Proving Negligence in Premises Liability Cases

Premises Liability Cases in New York: When Property Owners Are Responsible for Your Injury

To win a premises liability case, you would need to show that:

  • The responsible person (such as the landlord) had a duty to keep the premises safe.
  • That person breached their duty by failing to address a dangerous condition they knew (or should reasonably have known about).
  • The responsible party’s breach of duty led to your accident.
  • You suffered tangible damages (e.g., medical costs, missed days at work, etc.) because of the accident.

For example, if several tenants have complained about nearly tripping on uneven flooring in the building’s poorly lit lobby, and the landlord didn’t address these concerns in time, the law will likely hold the landlord liable if a tenant or visitor eventually suffers a serious injury because of this hazard.

Premises Liability and Comparative Negligence

Many landlords try to evade liability by claiming the injured person suffered the accident because of their own carelessness or negligence. In some situations, the accident victim may be partly responsible.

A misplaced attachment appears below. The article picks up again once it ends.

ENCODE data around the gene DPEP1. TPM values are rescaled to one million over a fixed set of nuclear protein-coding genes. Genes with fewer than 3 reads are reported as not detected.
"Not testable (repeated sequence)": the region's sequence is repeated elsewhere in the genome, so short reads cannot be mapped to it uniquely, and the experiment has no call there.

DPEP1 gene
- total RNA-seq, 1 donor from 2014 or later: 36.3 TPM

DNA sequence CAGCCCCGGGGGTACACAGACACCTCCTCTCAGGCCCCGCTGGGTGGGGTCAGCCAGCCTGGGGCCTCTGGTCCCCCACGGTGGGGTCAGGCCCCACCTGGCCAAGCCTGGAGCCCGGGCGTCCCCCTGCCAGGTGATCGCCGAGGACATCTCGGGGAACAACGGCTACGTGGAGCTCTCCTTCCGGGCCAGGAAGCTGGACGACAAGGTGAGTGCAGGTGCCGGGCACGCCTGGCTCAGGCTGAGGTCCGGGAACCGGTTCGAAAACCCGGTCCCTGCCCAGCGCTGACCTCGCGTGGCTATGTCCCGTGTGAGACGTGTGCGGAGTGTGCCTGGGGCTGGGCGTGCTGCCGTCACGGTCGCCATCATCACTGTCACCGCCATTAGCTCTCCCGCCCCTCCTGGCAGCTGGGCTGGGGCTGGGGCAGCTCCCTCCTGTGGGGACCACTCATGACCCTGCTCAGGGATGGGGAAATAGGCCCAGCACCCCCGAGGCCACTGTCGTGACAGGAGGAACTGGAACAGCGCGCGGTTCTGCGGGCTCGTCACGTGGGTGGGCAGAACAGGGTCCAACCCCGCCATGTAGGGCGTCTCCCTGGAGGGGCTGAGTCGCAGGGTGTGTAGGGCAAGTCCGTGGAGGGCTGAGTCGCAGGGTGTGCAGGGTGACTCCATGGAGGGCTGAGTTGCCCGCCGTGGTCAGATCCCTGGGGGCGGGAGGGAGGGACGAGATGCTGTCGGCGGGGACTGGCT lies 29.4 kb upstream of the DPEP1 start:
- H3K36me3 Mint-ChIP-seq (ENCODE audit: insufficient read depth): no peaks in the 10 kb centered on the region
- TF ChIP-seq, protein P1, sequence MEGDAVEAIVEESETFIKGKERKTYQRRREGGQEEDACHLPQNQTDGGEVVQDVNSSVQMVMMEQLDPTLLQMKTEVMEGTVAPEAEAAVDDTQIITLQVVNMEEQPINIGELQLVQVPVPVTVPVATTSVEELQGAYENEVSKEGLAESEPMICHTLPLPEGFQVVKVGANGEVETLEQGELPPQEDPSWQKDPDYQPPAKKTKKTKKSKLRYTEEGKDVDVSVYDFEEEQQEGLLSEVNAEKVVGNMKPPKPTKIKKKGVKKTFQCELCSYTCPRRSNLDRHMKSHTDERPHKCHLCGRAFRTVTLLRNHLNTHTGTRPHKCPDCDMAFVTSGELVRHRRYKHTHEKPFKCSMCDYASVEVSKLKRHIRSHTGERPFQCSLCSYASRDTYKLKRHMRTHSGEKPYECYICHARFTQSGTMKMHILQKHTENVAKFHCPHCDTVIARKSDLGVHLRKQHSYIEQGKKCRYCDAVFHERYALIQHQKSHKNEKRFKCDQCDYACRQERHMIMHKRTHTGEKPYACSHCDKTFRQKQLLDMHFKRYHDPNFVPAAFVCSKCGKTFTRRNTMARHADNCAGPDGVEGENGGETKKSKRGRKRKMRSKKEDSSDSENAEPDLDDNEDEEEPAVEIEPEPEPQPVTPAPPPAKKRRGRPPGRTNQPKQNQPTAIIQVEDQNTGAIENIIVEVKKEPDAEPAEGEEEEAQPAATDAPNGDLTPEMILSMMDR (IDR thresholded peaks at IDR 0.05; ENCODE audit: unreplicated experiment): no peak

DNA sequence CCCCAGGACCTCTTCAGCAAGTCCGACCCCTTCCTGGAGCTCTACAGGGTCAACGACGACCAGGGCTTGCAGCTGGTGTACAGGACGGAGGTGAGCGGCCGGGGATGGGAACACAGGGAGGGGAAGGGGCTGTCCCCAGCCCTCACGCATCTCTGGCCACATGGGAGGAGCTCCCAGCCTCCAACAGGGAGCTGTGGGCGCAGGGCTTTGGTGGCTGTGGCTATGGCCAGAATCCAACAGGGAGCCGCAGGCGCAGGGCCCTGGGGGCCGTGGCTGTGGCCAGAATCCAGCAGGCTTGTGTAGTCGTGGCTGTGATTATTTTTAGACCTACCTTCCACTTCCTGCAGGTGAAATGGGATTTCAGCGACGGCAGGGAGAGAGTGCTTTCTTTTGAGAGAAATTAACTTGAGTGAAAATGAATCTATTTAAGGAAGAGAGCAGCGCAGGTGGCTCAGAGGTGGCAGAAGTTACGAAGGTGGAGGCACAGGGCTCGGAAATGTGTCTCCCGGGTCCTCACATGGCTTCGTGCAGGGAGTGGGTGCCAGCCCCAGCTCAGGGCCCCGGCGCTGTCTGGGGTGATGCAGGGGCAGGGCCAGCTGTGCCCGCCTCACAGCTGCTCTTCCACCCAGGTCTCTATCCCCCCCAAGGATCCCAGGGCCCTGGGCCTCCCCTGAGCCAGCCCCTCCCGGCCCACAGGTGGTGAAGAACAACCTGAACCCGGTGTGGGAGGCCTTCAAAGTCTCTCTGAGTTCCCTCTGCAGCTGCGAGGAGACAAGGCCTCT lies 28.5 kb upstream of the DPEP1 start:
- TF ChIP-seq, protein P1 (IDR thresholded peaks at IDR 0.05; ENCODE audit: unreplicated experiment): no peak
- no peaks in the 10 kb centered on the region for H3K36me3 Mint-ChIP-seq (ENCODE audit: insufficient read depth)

Since NY is a pure comparative negligence state, you may still file a claim after an accident in an apartment complex, even if you’re mostly at fault. However, your payout would drop proportionally to your degree of fault. If you’re 25% responsible, you’d only collect 75% of your claim’s worth.

Those responsible for safety in the apartment complex may try to shift as much blame as possible onto you to reduce their liability. That’s one reason you should work with a seasoned lawyer who can stand up for your rights.

Examples of Situations in Which the Landlord May Be Responsible for Accidents

Generally, the landlord could be liable whenever they fail to address a known dangerous condition, as in the examples below.

Slipping or Tripping Hazards

Torn carpeting, icy or snowy walkways, loose floorboards, and other hazards can lead to serious slip-and-fall accidents. According to NY state data, falls are currently the number one fatal unintentional injury for adults over 45. 

Landlords must inspect their premises for slipping or tripping hazards reasonably often and address tenants’ concerns about these issues promptly. Otherwise, the law would hold them responsible in a premises liability case.

Poor Security

According to the NYPD, nearly 28,000 felony assaults and close to 14,000 burglaries occurred in NYC in 2023. While landlords can’t prevent all violent crime on their property, they must make a reasonable effort to protect their tenants, especially in high-crime areas.